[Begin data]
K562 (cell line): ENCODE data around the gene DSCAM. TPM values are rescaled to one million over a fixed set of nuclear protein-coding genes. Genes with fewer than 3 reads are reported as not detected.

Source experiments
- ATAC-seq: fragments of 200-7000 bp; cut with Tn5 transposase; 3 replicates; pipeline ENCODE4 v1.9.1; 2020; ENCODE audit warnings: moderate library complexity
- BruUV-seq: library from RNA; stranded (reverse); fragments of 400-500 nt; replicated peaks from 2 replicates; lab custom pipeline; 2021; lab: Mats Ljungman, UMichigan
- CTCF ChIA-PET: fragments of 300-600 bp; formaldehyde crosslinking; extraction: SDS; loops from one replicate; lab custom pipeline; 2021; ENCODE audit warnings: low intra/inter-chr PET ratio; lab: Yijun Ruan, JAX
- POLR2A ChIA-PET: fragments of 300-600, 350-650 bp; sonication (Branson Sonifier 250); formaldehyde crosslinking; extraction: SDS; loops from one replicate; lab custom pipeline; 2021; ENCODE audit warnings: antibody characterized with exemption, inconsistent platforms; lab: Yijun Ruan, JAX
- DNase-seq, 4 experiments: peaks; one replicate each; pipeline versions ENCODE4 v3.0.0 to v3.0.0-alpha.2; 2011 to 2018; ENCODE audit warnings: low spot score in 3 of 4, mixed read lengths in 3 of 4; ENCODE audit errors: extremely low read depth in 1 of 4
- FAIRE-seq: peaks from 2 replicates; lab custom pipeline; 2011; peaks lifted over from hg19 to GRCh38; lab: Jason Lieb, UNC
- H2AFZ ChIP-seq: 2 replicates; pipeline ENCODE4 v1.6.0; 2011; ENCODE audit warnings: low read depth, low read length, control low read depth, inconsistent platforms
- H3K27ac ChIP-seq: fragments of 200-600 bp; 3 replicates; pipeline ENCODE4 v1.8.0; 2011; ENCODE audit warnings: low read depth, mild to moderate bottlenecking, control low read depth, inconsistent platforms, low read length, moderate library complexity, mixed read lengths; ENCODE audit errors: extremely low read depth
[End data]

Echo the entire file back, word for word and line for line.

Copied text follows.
K562 (cell line): ENCODE data around the gene DSCAM. TPM values are rescaled to one million over a fixed set of nuclear protein-coding genes. Genes with fewer than 3 reads are reported as not detected.

Source experiments
- ATAC-seq: fragments of 200-7000 bp; cut with Tn5 transposase; 3 replicates; pipeline ENCODE4 v1.9.1; 2020; ENCODE audit warnings: moderate library complexity
- BruUV-seq: library from RNA; stranded (reverse); fragments of 400-500 nt; replicated peaks from 2 replicates; lab custom pipeline; 2021; lab: Mats Ljungman, UMichigan
- CTCF ChIA-PET: fragments of 300-600 bp; formaldehyde crosslinking; extraction: SDS; loops from one replicate; lab custom pipeline; 2021; ENCODE audit warnings: low intra/inter-chr PET ratio; lab: Yijun Ruan, JAX
- POLR2A ChIA-PET: fragments of 300-600, 350-650 bp; sonication (Branson Sonifier 250); formaldehyde crosslinking; extraction: SDS; loops from one replicate; lab custom pipeline; 2021; ENCODE audit warnings: antibody characterized with exemption, inconsistent platforms; lab: Yijun Ruan, JAX
- DNase-seq, 4 experiments: peaks; one replicate each; pipeline versions ENCODE4 v3.0.0 to v3.0.0-alpha.2; 2011 to 2018; ENCODE audit warnings: low spot score in 3 of 4, mixed read lengths in 3 of 4; ENCODE audit errors: extremely low read depth in 1 of 4
- FAIRE-seq: peaks from 2 replicates; lab custom pipeline; 2011; peaks lifted over from hg19 to GRCh38; lab: Jason Lieb, UNC
- H2AFZ ChIP-seq: 2 replicates; pipeline ENCODE4 v1.6.0; 2011; ENCODE audit warnings: low read depth, low read length, control low read depth, inconsistent platforms
- H3K27ac ChIP-seq: fragments of 200-600 bp; 3 replicates; pipeline ENCODE4 v1.8.0; 2011; ENCODE audit warnings: low read depth, mild to moderate bottlenecking, control low read depth, inconsistent platforms, low read length, moderate library complexity, mixed read lengths; ENCODE audit errors: extremely low read depth